LOS ANGELES — This week, a lesbian feminist haunted house opens in West Hollywood, Samita Sinha brings her enchanting vocals to REDCAT, there is a screening of films that explore the relationship between landscape and the body, and more.
Dirty Looks: Los Angeles
When: Tuesday, October 13, 7pm
Where: Tom of Finland Foundation (1421 Laveta Terrace, Echo Park, Los Angeles)
Hot on the heels of Stonewall, Hollywood’s widely-panned gay liberation epic, Dirty Looks: Los Angeles presents two films that offer a much more honest and nuanced depiction of this revolutionary period in the history of gay rights. Rosa von Praunheim’s It is not the Homosexual who is Perverse but the Society in which He Lives — made in 1971, two years after homosexuality was legalized in Germany — follows a young gay man through the various facets of gay urban life in Berlin. Carole Roussopoulos’s documentary Le F.H.A.R. (1971) focuses on the pioneering French gay rights group Le Front Homosexuel d’Action Révolutionaire, whose actions and meetings produced an early form of what would become known as queer theory. $5 suggested donation.
When: Opens Friday, October 16, 5:30–9:30pm
Where: Plummer Park (7377 Santa Monica Blvd, West Hollywood, California)
Created by Toronto-based artists Deirdre Logue and Allyson Mitchell, KillJoy’s Kastle provides a twist on the traditional Halloween haunted house, turning it into a “sex positive, trans inclusive, queer lesbian-feminist-fear-fighting celebration.” Guided by the demented women’s studies professor, visitors will encounter riot ghouls, radical vampiric grannies, and other inhabitants of this maximalist art installation / performance space. Not limited to simply challenging stereotypes of gender and sexuality, KillJoy’s Kastle is also a consciousness-raising and irreverent look at the complex and messy herstory of feminism.
Samita Sinha: Cipher
When: Friday, October 16 & Saturday, October 17, 8:30pm nightly
Where: REDCAT (631 West 2nd Street, Downtown, Los Angeles)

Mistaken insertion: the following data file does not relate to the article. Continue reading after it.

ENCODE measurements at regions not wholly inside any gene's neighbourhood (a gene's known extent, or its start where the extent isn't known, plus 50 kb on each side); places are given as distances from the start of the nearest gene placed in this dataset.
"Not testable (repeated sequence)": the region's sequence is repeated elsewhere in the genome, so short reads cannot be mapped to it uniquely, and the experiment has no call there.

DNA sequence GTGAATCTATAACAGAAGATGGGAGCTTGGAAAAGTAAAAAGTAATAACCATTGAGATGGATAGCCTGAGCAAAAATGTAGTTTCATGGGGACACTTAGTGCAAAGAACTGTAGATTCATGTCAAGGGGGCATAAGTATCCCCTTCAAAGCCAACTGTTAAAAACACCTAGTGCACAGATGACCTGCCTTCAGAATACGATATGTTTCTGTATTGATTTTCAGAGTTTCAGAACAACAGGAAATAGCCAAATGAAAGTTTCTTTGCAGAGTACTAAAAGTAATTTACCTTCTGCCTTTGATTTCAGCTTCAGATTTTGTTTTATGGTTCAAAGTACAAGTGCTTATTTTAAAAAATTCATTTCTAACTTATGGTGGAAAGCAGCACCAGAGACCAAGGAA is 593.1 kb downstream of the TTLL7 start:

Vocalist Samita Sinha speaks an amazing eight languages, including Hindi, Sanskrit, Mandarin and Spanish, and her music reveals just as many influences if not more. In her minimal and mesmerizing performances, she fuses classical Indian musical forms with a range of others from early Blues to electronic music, producing something entirely her own. Filtering these elements through digital tools, Sinha is able to create an avant-garde hybrid, greater than the sum of its parts.
When: Opens Saturday, October 17, 6–8pm
Where: Steve Turner (6830 Santa Monica Boulevard, Hollywood, Los Angeles)
Enigmatic Chicago based artist William Pope.L works in painting, sculpture, installation, video and performance, eschewing a singular style in favor of making “culture out of contraries.” This Saturday, he opens the first of two concurrent solo shows in LA, Desert at Steve Turner. (The second, Forest, opens at Susanne Vielmetter on Oct. 23.) In addition to new sculptures and manipulated 19th century photographs, Pope.L will present Obi Sunt, a film based on a 1906 boxing match called “The Fight of the Century.” Fought between Joe Gans, an African American, known as “The Master”, and Oscar “Battling” Nelson, the “Durable Dane,” the fight lasted 42 rounds, the longest in modern boxing history.
Disguise: Masks & Global African Art
When: Opens Sunday, October 18, noon–5pm
Where: Fowler Museum (UCLA North Campus, Westwood, Los Angeles)
Dating back to Picasso and Modigliani, many Western artists have been influenced by (and appropriated) African art, specifically masks, but what about contemporary artists from Africa and the African diaspora? This is the question addressed by the Fowler Museum’s upcoming exhibition Disguise: Masks & Global African Art. The show features twelve contemporary artists including Brendan Fernandes, Wura-Natasha Ogunji, Jacolby Satterwhite, and Saya Woolfalk who explore disguise and transformation through drawings, photographs, videos, sculptures, performances, and installations.
Experimental Landscapes: Landscape and the Body at Work and Play
When: Sunday, October 18, 7:30pm
Where: Spielberg Theatre at the Egyptian (6712 Hollywood Blvd., Hollywood, Los Angeles)
Experimental Landscapes presents the work of three contemporary artists who use film and video to explore landscape and the body’s relationship to it. Phil Niblock’s 1973 film Trabajando Dos (Mexico) is composed of tight shots of rural Mexican peasants working, focusing on their agrarian manual labor. REEL-UNREEL (2011) by Francis Alÿs playfully follows two Afghan children as they roll film reels through the streets of Kabul. As the first child’s reel unspools, the second child gathers it up. PÓDWORKA (2009) by Sharon Lockhart similarly depicts children’s creativity within the urban fabric of Lodz, Poland while NŌ (2003) envisions the labors of a Japanese farming couple as a minimalist performance.